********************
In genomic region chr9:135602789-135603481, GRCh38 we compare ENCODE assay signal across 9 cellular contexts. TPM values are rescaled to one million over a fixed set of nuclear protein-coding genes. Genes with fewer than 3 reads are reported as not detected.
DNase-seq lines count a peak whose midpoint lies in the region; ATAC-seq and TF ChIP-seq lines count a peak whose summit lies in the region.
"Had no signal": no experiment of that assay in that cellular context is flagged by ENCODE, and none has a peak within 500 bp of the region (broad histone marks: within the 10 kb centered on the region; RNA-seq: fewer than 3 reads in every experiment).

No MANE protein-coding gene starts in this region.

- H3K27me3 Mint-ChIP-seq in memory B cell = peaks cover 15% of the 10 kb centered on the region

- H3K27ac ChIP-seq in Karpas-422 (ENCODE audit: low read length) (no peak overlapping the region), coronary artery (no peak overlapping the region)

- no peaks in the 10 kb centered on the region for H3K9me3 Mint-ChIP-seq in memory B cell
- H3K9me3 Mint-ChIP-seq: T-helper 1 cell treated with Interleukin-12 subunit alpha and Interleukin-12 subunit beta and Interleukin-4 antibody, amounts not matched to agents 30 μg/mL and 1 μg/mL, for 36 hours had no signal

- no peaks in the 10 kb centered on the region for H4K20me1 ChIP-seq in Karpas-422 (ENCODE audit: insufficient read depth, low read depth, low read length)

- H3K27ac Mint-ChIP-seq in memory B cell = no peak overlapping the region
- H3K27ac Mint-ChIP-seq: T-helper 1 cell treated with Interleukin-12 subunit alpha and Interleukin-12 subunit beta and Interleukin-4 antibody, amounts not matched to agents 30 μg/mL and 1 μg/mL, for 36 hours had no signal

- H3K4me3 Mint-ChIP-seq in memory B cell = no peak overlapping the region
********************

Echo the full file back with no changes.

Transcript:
In genomic region chr9:135602789-135603481, GRCh38 we compare ENCODE assay signal across 9 cellular contexts. TPM values are rescaled to one million over a fixed set of nuclear protein-coding genes. Genes with fewer than 3 reads are reported as not detected.
DNase-seq lines count a peak whose midpoint lies in the region; ATAC-seq and TF ChIP-seq lines count a peak whose summit lies in the region.
"Had no signal": no experiment of that assay in that cellular context is flagged by ENCODE, and none has a peak within 500 bp of the region (broad histone marks: within the 10 kb centered on the region; RNA-seq: fewer than 3 reads in every experiment).

No MANE protein-coding gene starts in this region.

- H3K27me3 Mint-ChIP-seq in memory B cell = peaks cover 15% of the 10 kb centered on the region

- H3K27ac ChIP-seq in Karpas-422 (ENCODE audit: low read length) (no peak overlapping the region), coronary artery (no peak overlapping the region)

- no peaks in the 10 kb centered on the region for H3K9me3 Mint-ChIP-seq in memory B cell
- H3K9me3 Mint-ChIP-seq: T-helper 1 cell treated with Interleukin-12 subunit alpha and Interleukin-12 subunit beta and Interleukin-4 antibody, amounts not matched to agents 30 μg/mL and 1 μg/mL, for 36 hours had no signal

- no peaks in the 10 kb centered on the region for H4K20me1 ChIP-seq in Karpas-422 (ENCODE audit: insufficient read depth, low read depth, low read length)

- H3K27ac Mint-ChIP-seq in memory B cell = no peak overlapping the region
- H3K27ac Mint-ChIP-seq: T-helper 1 cell treated with Interleukin-12 subunit alpha and Interleukin-12 subunit beta and Interleukin-4 antibody, amounts not matched to agents 30 μg/mL and 1 μg/mL, for 36 hours had no signal

- H3K4me3 Mint-ChIP-seq in memory B cell = no peak overlapping the region